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Is it a cold or allergies?

Cold or Allergies

Photo Credit: Flickr/Anna Gutermuth

Is it a cold or allergies?

By Carolyn Hauck on April 09, 2015

The blooming season of spring can sometimes be synonymous with allergies. When we start sneezing and wheezing this time of year, it’s hard to tell if we’re suffering from a viral cold or allergies.

Dr. Love, a physician on JustAnswer confirms that it is indeed hard to distinguish between a cold and allergies, “It is frequently difficult to differentiate a viral infection from allergies based solely on symptoms, as there is a large amount of overlap of symptoms [between colds and allergies].”

Colds and allergies both commonly produce sneezing, runny nose and congestion. While sore throats and low-grade fevers are sometimes symptomatic of allergies, they’re more likely due to a viral cold.

How to tell the difference

1. The primary way to distinguish between a cold and allergies is duration. Colds usually run their course anywhere between a few days to a few weeks. If symptoms persist past a couple of weeks, you might be experiencing allergies and should consider talking with a doctor about your symptoms.

2. Sore throats are a more common symptom of a cold, You can suffer from a sore throat with allergies if you are experiencing a nasal drip, but as Dr. Love continues, “Congestion and sore throat are much more likely to be a viral infection, particularly if the symptoms have been of short duration (days to a week or so), viral infections are overall much more common [than allergies].”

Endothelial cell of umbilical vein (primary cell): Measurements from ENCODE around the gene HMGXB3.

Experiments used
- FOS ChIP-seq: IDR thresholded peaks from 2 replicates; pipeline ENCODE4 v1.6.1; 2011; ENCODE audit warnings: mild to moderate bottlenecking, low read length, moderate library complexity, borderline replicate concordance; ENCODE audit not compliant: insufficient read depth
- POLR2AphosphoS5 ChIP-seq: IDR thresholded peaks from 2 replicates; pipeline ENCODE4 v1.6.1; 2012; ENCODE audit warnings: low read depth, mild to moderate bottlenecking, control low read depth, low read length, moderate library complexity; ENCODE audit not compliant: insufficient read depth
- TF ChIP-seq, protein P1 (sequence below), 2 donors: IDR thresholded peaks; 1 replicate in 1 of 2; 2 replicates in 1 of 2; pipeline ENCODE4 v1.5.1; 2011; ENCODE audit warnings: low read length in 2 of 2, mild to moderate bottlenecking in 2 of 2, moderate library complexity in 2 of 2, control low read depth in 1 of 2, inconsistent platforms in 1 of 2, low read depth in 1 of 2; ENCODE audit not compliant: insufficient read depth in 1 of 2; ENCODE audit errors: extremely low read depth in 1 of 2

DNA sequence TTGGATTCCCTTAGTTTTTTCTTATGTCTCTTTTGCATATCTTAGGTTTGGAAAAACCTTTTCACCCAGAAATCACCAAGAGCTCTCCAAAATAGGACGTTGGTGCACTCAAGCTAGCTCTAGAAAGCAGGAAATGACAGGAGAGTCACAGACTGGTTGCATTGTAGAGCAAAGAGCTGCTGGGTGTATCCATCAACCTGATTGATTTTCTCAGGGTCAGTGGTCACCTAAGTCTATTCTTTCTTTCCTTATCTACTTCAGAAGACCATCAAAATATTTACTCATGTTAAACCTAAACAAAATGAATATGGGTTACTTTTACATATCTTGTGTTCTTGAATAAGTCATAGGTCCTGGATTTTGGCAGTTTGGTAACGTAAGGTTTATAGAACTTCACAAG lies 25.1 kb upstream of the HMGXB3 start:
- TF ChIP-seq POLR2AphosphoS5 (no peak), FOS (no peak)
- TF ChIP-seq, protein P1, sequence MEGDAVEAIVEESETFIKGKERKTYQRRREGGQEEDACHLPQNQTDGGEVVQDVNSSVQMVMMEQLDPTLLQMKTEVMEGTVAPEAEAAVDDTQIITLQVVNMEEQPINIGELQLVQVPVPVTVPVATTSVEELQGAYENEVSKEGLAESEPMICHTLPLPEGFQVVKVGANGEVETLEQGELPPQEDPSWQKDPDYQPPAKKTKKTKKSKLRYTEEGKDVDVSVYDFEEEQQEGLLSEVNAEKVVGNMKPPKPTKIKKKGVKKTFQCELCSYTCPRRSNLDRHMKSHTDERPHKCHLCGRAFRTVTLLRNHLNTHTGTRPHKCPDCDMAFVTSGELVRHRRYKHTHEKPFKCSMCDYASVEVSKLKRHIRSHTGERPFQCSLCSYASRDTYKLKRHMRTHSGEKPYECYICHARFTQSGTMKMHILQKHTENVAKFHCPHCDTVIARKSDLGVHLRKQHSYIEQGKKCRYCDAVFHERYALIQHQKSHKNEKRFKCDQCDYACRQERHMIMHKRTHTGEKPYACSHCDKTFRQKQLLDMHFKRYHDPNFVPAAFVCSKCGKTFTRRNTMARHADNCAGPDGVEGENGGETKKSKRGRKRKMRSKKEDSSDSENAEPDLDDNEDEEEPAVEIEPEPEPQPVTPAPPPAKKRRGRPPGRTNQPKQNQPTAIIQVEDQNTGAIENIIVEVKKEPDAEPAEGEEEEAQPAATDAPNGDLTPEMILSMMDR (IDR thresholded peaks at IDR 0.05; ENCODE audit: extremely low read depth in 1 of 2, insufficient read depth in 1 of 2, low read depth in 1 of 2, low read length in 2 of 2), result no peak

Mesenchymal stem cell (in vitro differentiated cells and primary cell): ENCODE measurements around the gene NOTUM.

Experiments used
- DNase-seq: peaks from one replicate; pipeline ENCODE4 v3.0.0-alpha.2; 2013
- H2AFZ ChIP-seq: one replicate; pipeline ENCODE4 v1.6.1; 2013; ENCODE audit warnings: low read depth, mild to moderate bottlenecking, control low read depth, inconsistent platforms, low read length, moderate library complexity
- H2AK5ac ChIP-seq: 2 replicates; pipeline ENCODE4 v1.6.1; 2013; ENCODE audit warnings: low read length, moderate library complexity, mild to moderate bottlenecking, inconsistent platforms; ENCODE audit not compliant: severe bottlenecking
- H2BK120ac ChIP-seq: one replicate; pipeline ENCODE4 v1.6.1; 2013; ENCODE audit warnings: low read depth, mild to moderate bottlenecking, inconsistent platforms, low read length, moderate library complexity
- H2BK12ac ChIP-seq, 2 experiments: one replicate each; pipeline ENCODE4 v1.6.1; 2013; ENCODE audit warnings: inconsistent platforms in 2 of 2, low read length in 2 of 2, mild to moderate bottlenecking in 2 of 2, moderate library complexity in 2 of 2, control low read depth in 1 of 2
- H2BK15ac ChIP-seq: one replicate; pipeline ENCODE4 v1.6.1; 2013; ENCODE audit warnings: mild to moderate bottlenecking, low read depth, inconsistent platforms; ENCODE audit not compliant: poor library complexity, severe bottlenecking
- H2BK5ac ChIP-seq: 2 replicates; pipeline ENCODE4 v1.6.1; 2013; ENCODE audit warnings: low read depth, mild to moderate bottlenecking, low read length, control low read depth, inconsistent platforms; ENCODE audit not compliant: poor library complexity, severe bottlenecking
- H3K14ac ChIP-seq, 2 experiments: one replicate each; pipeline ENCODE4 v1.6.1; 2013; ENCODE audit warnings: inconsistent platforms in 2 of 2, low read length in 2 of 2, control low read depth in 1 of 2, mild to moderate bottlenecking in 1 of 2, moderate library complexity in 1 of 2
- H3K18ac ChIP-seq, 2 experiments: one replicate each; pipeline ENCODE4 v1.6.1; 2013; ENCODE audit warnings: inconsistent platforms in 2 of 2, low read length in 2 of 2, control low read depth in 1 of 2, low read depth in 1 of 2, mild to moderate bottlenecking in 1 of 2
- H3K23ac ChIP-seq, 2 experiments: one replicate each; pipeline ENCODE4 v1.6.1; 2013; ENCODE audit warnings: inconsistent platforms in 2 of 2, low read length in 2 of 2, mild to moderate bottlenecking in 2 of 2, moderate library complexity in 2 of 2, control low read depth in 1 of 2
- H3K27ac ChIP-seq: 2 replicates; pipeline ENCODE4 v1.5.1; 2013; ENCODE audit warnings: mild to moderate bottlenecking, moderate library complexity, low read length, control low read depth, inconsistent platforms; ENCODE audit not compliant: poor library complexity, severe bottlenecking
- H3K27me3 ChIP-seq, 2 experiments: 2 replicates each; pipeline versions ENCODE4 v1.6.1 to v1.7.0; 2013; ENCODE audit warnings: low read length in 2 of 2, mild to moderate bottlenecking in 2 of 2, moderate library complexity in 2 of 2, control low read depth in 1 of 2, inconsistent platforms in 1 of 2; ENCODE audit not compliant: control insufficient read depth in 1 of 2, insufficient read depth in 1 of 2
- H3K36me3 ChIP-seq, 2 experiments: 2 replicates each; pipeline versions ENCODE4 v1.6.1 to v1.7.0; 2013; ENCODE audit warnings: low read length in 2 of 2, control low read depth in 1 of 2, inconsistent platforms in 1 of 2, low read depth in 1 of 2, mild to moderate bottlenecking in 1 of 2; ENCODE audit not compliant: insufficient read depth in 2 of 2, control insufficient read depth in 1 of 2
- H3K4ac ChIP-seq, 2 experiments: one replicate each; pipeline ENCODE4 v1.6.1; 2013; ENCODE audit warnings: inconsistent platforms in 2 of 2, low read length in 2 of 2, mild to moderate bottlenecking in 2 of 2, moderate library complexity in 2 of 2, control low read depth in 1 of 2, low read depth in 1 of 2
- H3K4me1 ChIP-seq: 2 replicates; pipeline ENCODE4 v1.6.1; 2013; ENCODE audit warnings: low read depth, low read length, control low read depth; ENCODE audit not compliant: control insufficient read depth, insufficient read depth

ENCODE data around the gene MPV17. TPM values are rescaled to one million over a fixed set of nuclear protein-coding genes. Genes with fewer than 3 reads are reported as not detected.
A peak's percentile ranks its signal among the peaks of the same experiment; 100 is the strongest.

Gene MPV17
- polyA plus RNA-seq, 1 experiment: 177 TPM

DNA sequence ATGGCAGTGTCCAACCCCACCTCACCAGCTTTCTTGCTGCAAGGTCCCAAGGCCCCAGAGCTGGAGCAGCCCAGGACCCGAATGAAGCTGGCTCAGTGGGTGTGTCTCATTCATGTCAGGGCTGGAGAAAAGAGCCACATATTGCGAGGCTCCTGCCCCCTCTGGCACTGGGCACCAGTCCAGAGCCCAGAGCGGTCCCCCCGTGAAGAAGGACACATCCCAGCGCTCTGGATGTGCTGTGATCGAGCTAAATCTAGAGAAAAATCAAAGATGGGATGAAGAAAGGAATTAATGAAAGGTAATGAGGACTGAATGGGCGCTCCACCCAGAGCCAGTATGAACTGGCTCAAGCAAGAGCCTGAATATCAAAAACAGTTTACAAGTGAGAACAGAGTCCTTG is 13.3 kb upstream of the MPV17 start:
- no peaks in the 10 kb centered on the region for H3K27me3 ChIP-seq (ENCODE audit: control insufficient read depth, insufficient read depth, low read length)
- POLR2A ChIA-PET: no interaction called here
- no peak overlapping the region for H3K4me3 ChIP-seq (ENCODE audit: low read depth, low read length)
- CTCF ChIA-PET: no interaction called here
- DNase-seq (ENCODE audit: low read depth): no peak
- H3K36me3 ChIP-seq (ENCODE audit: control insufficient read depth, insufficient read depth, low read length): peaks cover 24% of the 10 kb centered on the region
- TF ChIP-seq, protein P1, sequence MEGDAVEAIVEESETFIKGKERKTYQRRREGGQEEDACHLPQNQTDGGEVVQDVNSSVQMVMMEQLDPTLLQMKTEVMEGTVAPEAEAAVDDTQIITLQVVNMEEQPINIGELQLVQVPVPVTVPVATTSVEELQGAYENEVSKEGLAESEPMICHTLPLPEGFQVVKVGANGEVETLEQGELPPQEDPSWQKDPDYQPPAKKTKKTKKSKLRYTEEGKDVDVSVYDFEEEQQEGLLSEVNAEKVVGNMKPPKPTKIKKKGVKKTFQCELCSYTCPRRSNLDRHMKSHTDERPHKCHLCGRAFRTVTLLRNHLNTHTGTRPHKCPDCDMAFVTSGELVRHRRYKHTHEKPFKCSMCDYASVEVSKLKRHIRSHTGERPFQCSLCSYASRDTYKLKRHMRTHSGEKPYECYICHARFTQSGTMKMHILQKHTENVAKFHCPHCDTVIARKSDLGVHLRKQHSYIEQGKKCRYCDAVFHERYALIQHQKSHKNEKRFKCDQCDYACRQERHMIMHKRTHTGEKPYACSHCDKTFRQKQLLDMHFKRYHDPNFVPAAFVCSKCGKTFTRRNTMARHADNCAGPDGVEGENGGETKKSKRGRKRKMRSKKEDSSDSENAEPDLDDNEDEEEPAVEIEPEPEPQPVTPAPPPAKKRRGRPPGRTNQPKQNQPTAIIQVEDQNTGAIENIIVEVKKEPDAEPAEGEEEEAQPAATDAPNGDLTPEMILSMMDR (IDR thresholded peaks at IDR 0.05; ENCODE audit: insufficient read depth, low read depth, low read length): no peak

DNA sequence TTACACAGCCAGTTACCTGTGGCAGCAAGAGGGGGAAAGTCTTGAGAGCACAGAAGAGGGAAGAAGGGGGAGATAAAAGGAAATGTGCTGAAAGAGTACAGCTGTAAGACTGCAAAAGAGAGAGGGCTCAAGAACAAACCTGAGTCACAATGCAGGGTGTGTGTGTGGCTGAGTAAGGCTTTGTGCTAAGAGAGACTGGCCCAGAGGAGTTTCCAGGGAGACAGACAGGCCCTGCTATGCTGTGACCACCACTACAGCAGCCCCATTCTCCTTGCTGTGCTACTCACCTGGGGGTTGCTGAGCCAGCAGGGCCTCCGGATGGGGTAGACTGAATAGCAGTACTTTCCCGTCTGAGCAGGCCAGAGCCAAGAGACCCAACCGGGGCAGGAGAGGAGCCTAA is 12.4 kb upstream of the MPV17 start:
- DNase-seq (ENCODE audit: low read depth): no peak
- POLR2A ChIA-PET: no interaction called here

3. Fevers are more indicative of colds than allergies. Low-grade fevers are possible with allergies but are uncommon.

4. Nasal discharge with colds tends to be a yellow or greenish color, whereas allergies produce higher level of clear mucus or discharge.

5. Itchy noses and watery eyes point to allergies rather than a cold.

What to do about the discomfort

While you should check your symptoms with a doctor first, Dr. Robert on JustAnswer outlines a few ways to find relief:

  • For sinus congestion, neti pots or over-the-counter saline sprays can help clear nasal passages and help you breath.
  • Humidifiers are good for sinus infections, while air purifiers help clear pollen out of your house.
  • Nasal decongestants, Afrin, and antihistamines can all bring relief, but it’s best to consult a doctor first.
  • Antibiotics are for bacterial infections. You need to be tested before taking antibiotics, as they can kill good bacteria in your body and are ineffective on viruses or allergies.

List your symptoms to a doctor on JustAnswer for a better idea on how to find congestion relief.